Wolverine & Captain America: Weapon Plus #1
Written by Ethan Sacks
Art by Diogene Neves, Adriano di Benedetto and Frederico Blee
Lettering by Joe Sabino
Published by Marvel Comics
‘Rama Rating: 5 out of 10
When the Weapon Plus program was first introduced to continuity, it was an interesting way to link together seemingly disparate characters across the Marvel Universe. And that fact still holds true for the concept overall. However, the spin writer Ethan Sacks and atrist Diogenes Neves give into that bit of shared history between Captain America and Wolverine comes across as dull and uninteresting. Seasoned readers won’t find much to chew on here, and those who are new to the history presented here will probably wonder why they paid five bucks for a book that reads like an inconsistently illustrated Wikipedia article.
A lot of what Sacks is doing here relies on the framing device of a prerecorded message from the deceased Fantomex, and that’s not a strong foundation for the issue to build on. While it does allow the writer to get a lot of exposition out of the way, it’s not the most interesting way to learn these facts — something that even the characters lampshade by trying to get the message to fast forward. Our heroes are thrown into this situation to finish what Fantomex had started in terms of discovering more about the Weapon Plus program and the other possible super-soldiers that are out there, but Sacks doesn’t effectively build any stakes or intrigue. We’re just bombarded with facts, treated to a few fight scenes and introduced to a new character that ties our heroes a little closer together. While I can see Sacks attempting to play with some themes about how Cap’s presence during World War II also inspired bad people to do what they thought was right, it’s a premise that doesn’t really hold much water. And it’s certainly not the kind of dramatic conclusion that you want to hinge an issue on.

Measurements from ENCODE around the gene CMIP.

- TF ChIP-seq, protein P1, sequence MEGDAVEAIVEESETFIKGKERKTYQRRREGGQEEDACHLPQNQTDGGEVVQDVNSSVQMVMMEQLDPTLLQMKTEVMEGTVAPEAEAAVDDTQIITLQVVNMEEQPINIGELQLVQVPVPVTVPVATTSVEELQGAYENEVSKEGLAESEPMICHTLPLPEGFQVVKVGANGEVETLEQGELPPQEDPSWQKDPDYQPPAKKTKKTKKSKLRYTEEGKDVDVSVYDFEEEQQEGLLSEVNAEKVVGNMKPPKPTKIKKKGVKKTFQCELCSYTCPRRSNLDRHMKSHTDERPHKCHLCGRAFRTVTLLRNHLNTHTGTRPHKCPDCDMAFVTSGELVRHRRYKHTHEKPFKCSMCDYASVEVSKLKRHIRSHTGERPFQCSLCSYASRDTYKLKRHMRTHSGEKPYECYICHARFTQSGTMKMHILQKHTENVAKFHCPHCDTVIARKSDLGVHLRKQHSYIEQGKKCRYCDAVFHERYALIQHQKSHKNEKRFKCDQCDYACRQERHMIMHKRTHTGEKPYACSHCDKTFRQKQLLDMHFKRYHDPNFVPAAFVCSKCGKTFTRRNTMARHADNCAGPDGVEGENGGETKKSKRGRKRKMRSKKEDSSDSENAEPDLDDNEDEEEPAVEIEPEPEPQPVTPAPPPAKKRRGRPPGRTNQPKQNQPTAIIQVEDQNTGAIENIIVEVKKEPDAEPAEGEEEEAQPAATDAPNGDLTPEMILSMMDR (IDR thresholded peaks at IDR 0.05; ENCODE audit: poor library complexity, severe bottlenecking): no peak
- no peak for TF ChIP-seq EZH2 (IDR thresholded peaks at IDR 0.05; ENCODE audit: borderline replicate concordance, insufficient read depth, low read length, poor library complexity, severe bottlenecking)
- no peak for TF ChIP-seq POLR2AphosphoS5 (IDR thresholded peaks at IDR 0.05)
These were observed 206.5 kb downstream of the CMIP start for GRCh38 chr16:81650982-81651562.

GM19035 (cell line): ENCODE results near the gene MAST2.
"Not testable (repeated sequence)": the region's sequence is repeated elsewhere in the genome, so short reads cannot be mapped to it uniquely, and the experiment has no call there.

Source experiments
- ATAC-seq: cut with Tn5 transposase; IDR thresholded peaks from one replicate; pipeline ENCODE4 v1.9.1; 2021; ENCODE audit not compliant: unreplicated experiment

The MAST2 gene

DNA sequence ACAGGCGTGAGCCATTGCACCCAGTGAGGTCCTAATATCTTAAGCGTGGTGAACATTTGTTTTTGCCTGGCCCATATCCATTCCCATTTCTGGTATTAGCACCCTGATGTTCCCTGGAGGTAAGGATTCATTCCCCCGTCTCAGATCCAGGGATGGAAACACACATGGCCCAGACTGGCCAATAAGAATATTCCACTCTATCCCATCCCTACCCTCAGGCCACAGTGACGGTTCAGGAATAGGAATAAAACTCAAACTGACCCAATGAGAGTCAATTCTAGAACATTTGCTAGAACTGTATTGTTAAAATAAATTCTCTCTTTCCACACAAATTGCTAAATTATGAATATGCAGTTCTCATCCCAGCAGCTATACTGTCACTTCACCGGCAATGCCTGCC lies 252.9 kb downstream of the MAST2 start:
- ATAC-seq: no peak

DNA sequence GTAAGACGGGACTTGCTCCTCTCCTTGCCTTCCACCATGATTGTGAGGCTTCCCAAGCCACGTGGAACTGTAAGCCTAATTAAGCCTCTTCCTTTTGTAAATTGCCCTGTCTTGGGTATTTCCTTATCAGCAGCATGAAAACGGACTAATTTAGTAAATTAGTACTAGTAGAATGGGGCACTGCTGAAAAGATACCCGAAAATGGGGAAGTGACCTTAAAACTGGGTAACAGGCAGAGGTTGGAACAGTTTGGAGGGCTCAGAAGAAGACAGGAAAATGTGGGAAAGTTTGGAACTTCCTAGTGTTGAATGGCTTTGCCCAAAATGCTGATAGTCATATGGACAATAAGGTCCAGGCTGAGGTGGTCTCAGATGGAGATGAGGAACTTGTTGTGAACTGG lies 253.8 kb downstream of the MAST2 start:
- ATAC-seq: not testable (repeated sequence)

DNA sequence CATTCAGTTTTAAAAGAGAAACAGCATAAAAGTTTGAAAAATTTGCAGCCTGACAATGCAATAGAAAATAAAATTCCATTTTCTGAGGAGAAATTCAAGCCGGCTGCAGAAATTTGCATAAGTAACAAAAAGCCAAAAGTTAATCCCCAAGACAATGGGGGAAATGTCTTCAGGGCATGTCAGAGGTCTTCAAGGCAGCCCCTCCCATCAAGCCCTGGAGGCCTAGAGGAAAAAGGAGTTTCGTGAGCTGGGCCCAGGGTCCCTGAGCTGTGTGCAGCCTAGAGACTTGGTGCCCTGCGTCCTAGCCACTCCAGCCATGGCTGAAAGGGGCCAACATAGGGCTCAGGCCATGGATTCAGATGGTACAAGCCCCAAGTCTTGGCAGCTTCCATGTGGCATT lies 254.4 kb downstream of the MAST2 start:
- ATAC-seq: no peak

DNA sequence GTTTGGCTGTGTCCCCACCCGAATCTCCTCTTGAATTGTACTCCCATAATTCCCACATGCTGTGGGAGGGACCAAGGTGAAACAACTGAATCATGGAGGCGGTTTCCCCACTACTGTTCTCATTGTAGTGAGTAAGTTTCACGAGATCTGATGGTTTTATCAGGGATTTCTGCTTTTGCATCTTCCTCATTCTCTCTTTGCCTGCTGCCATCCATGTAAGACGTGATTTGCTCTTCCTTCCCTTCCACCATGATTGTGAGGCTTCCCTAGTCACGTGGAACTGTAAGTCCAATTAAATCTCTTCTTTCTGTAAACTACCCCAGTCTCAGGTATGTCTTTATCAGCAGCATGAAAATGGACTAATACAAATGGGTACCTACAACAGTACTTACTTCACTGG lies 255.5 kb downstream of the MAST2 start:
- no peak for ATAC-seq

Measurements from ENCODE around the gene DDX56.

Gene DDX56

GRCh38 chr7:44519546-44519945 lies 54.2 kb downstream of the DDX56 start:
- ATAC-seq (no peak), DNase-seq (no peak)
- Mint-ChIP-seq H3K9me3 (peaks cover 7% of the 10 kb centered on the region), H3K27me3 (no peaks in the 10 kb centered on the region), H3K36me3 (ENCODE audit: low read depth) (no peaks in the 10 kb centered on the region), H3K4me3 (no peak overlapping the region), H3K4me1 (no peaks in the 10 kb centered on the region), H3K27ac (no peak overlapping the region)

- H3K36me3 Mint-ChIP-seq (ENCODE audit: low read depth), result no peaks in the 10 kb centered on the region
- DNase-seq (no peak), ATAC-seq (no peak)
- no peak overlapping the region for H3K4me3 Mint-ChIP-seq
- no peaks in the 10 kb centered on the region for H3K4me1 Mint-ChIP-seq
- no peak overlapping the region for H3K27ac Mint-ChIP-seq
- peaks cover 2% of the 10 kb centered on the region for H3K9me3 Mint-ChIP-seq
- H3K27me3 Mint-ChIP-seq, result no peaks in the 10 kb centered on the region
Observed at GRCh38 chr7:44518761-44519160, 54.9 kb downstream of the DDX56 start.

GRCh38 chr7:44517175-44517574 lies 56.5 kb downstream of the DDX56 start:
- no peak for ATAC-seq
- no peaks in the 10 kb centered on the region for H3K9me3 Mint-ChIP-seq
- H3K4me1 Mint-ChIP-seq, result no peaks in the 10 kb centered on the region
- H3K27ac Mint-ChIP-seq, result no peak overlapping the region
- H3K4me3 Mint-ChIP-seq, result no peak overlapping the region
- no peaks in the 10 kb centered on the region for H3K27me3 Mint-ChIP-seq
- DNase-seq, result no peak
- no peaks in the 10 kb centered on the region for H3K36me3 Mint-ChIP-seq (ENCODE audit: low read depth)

But it’s not all Sacks’ fault, as Neves’ artwork doesn’t do him any favors. He reuses similar shots from page to page. His body proportions are all over the place, and while the issues starts fairly strong from an expression standpoint, Neves completely loses a handle on these characters’ likenesses. It’s frustrating because when he gets away from most of the action scenes, those problems tend to smooth out a bit. As the book becomes a little bit more dialogue-driven, we get to see some stronger anatomy and more varied shot selection. Though the expression work remains an Achilles heel across the book, it’s really strong in a couple of places — namely, a close-up of Cap’s eyes.
On some level, this issue feels a little bit like homework — nobody wants to do it, but you might as well get it out of the way. It’ll be interesting to see how the Weapon Plus program narrative develops moving forward with the introduction of Sacks’ new villain, but the idea of heaping even more retroactive continuity on top of retroactive continuity seems tedious at best. Remember how much cooler Wolverine was before we got Wolverine: Origin? There’s something to be said for leaving some narrative stones unturned. This is a one-shot that your pull list probably won’t miss.